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 A343251 a(n) is the least k0 <= n such that v_5(n), the 5-adic order of n, can be obtained by the formula: v_5(n) = log_5(n / L_5(k0, n)), where L_5(k0, n) is the lowest common denominator of the elements of the set S_5(k0, n) = {(1/n)*binomial(n, k), with 0 < k <= k0 such that k is not divisible by 5} or 0 if no such k0 exists. 3
 1, 2, 3, 4, 1, 3, 7, 8, 9, 2, 11, 4, 13, 7, 3, 16, 17, 9, 19, 4, 7, 11, 23, 8, 1, 13, 27, 7, 29, 3, 31, 32, 11, 17, 7, 9, 37, 19, 13, 8, 41, 7, 43, 11, 9, 23, 47, 16, 49, 2, 17, 13, 53, 27, 11, 8, 19, 29, 59, 4, 61, 31, 9, 64, 13, 11, 67, 17, 23, 7, 71, 9, 73, 37, 3, 19, 11, 13, 79, 16 (list; graph; refs; listen; history; text; internal format)
 OFFSET 1,2 COMMENTS Conjecture: a(n) > 0 for all n >= 1. LINKS Dario T. de Castro, Table of n, a(n) for n = 1..1000 EXAMPLE For n = 12, a(12) = 4. To understand this result, consider the largest set S_5, which is the S_5(k0=12, 12). According to the definition, S_5(n, n) is the set of elements of the form (1/n)*binomial(n, k), where k goes from 1 to n, skipping the multiples of 5. The elements of S_5(12, 12) are {1, 11/2, 55/3, 165/4, 0, 77, 66, 165/4, 55/3, 0, 1, 1/12}, where the zeros were inserted pedagogically to identify the skipped terms, i.e., when k is divisible by 5. At this point we verify which of the nested subsets {1}, {1, 11/2}, {1, 11/2, 55/3}, {1, 11/2, 55/3, 165/4}, ... will match for the first time the p-adic order's formula. If k varies from 1 to 4 (instead of 12) we see that the lowest common denominator of the set S_5(4, 12) will be 12. So, L_5(4, 12) = 12 and the equation v_5(12) = log_5(12/12) yields a True result. Then we may say that a(12) = 4 specifically because 4 was the least k0. MATHEMATICA j = 3; Nmax = 250; Array[val, Nmax]; Do[val[i] = 0, {i, 1, Nmax}]; Do[flag = 0;   Do[If[(flag == 0 &&       Prime[j]^IntegerExponent[n, Prime[j]] ==        n/LCM[Table[            If[Divisible[k, Prime[j]], 1,             Denominator[(1/n) Binomial[n, k]]], {k, 1, k}] /.           List -> Sequence]), val[n] = k; flag = 1; , Continue], {k, 1,      n, 1}], {n, 1, Nmax}]; tabseq = Table[val[i], {i, 1, Nmax}]; (* alternate code *) a[n_] := Module[{k = 1, v = IntegerExponent[n, 5]}, While[Log[5, n/LCM @@ Denominator[Binomial[n, Select[Range[k], ! Divisible[#, 5] &]]/n]] != v, k++]; k]; Array[a, 100] (* Amiram Eldar, Apr 23 2021 *) PROG (PARI) Lp(k, n, p) = {my(list = List()); for (i=1, k, if (i%p, listput(list, binomial(n, i)/n)); ); lcm(apply(denominator, Vec(list))); } isok(k, n, v, p) = p^v == n/Lp(k, n, p); a(n, p=5) = {my(k=1, v=valuation(n, p)); for (k=1, n, if (isok(k, n, v, p), return(k)); ); } \\ Michel Marcus, Apr 23 2021 CROSSREFS Cf. A112765, A343249, A343250. Sequence in context: A294236 A280694 A270313 * A327464 A318308 A003324 Adjacent sequences:  A343248 A343249 A343250 * A343254 A343255 A343256 KEYWORD nonn AUTHOR Dario T. de Castro, Apr 09 2021 STATUS approved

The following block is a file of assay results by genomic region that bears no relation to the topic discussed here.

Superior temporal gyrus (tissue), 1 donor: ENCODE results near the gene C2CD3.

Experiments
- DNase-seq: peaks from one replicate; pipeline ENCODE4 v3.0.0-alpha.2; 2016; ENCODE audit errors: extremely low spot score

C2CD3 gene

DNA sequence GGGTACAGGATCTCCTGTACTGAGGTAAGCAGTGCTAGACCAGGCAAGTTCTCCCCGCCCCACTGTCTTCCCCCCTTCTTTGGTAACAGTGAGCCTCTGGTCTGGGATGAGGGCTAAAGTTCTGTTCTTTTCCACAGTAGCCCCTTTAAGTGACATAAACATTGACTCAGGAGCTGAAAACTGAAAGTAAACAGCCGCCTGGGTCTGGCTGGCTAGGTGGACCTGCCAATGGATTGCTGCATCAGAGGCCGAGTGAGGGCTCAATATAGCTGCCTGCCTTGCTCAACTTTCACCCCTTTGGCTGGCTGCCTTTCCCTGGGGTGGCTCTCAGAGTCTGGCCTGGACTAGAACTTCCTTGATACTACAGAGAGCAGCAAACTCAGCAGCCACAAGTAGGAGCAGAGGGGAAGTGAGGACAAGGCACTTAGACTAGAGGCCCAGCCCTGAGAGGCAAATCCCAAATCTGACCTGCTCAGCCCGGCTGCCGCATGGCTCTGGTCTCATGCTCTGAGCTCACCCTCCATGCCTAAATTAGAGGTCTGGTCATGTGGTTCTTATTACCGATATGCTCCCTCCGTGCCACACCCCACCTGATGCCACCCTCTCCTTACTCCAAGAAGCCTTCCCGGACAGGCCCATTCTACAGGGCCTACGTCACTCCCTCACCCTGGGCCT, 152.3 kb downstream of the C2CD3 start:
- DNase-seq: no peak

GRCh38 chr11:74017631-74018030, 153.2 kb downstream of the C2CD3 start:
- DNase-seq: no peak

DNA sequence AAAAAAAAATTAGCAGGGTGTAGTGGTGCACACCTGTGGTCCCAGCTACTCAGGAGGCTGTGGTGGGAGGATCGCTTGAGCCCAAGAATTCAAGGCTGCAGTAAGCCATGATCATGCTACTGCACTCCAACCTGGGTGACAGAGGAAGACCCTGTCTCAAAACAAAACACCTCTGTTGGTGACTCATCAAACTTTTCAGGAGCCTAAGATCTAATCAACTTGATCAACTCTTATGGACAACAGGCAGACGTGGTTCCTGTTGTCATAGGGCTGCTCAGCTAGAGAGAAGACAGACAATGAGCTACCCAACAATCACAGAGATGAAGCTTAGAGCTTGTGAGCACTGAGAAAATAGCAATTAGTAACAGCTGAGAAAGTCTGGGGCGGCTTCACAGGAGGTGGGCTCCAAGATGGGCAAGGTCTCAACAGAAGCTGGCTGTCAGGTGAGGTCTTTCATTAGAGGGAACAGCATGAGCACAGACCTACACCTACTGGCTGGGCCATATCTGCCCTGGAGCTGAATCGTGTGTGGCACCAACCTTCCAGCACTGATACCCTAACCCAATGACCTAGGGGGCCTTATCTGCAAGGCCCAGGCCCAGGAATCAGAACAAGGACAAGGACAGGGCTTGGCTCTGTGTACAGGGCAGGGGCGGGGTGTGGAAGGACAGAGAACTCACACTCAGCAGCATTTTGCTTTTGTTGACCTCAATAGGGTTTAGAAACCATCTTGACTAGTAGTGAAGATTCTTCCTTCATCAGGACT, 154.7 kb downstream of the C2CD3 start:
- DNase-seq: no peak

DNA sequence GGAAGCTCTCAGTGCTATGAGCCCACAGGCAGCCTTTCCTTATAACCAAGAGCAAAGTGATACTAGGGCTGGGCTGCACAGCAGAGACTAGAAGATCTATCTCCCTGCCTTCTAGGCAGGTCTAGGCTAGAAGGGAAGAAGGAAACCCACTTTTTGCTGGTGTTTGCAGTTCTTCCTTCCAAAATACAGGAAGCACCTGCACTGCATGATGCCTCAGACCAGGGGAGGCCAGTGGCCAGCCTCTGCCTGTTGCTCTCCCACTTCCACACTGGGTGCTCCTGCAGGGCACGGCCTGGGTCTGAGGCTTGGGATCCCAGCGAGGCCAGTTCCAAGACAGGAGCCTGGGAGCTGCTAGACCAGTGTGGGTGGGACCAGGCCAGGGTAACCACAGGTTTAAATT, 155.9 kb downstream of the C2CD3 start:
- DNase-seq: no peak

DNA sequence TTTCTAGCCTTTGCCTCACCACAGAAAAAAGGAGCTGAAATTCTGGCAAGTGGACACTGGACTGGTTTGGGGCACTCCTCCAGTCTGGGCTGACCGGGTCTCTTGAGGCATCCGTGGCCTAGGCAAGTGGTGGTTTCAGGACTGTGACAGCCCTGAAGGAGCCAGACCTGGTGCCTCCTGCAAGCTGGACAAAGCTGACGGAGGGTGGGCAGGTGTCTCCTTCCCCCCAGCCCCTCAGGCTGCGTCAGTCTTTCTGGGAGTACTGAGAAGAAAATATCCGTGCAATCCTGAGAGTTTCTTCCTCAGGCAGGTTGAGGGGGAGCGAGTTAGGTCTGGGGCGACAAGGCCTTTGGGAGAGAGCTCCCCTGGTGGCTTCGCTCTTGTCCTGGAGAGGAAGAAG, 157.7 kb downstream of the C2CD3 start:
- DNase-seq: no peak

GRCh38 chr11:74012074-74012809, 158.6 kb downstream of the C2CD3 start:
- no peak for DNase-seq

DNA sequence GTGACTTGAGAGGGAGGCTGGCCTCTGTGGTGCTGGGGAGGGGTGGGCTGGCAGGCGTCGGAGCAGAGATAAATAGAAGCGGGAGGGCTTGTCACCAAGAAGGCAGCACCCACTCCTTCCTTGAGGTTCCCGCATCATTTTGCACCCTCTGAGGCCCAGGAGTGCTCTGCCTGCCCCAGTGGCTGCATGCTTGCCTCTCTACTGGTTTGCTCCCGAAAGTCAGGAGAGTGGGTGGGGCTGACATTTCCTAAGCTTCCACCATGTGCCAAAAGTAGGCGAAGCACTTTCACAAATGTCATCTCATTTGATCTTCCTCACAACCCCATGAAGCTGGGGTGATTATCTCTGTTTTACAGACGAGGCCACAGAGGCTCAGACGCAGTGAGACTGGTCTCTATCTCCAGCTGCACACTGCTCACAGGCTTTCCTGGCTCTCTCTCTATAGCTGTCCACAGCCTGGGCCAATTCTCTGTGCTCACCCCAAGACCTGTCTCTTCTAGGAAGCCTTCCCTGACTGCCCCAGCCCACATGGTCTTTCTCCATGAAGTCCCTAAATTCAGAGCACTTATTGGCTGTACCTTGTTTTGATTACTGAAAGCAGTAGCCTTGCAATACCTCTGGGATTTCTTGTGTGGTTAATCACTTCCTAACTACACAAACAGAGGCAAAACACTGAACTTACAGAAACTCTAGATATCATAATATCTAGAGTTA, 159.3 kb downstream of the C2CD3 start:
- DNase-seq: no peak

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Last modified July 31 13:25 EDT 2021. Contains 346373 sequences. (Running on oeis4.)